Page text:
As one of the most versatile and exciting artists working today, Louis Sidoli’s fusion of different artistic mediums and inspiring techniques demonstrates that he is an and unique talent who likes to push the boundaries and challenge the concept of what art is, and what it can do.
Coming from an artistic Anglo Italian family, Louis always loved to paint and draw. But before his successful leap into life as a full time artist, he had a successful career in the car industry – working for well known brands such as BMW, Mini and Land Rover. Although his corporate days are now behind him, it was something that taught him the importance of artistic discipline, design and the processes involved.
It was during a brief stint working for Bentley and Rolls Royce cars, that it struck him very powerfully how the owners of these vehicles were nearly always self-made individuals who had not enjoyed inherited wealth. What they appeared to have in common was that their accumulated wealth was a direct result of pursuing something they really loved doing. For Sidoli this was a something of a personal epiphany, having long held the desire to do something more creative.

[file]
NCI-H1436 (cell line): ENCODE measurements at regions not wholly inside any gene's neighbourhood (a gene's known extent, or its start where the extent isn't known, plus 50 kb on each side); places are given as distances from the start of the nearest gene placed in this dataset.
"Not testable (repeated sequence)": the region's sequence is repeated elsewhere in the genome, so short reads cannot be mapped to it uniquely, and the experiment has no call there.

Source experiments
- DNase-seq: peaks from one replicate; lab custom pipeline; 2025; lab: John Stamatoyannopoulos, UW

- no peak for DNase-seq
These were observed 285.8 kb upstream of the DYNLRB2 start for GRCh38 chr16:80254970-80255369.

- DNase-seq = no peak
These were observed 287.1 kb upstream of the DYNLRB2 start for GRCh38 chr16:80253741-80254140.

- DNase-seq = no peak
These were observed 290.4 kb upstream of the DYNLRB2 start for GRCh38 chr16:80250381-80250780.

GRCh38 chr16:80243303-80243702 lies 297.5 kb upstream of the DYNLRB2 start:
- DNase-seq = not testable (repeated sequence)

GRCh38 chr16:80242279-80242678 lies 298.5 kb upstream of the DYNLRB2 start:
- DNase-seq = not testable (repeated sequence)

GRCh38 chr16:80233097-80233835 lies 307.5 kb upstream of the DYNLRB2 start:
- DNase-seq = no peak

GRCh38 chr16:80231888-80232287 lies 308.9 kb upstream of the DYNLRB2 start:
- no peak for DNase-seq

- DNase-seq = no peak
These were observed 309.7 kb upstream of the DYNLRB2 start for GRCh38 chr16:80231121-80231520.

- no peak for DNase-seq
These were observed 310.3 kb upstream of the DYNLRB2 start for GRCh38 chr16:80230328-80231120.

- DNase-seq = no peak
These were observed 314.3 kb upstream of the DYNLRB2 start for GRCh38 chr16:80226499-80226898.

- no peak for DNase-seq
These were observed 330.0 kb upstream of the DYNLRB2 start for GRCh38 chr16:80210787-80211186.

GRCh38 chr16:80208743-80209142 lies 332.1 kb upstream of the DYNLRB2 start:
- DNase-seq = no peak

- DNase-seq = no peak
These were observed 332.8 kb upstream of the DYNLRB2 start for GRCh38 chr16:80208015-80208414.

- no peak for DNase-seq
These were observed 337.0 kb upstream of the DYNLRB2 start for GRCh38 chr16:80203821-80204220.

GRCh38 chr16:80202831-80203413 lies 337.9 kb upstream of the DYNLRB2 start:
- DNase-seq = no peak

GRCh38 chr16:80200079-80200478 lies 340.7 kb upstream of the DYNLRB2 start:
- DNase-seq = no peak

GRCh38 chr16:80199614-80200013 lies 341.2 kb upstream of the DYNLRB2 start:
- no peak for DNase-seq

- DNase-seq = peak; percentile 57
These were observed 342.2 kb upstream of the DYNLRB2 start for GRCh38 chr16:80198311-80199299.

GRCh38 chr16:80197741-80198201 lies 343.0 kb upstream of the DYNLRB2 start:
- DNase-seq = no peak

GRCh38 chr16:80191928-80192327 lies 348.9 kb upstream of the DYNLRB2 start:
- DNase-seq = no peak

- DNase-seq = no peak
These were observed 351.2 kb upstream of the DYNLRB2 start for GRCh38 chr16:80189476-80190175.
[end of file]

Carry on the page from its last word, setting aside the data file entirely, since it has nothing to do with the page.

The result was that within a year of leaving his job and inspired by the work of other artists, he had set up a workshop and a thriving business supplying high street chains with his popular glasswork. It was a tough decision to make but he had no regrets particularly as his first collection of fused-glass cityscape art of London and New York received critical acclaim and gave him the confidence to really start to evolve as an artist and experiment in an edgier and more adventurous way.
Most recently this has manifested itself in a series of colourful and clever lenticulars as well as his most powerful and dynamic collection ‘Most Wanted’ – a multi coloured rogues gallery from popular culture, which pays homage to Andy Warhol in style and ‘Sex Drugs and Rock n roll’ in content.
Sidoli himself gained media notoriety during the 2010 general election when one of his political images resulted in him being ‘named and shamed’ in Parliament much to his delight. He loves to challenge the conventional view. “Its art doing what it does best – questioning and raising issues and I like that challenging, anarchic aspect of the medium.”
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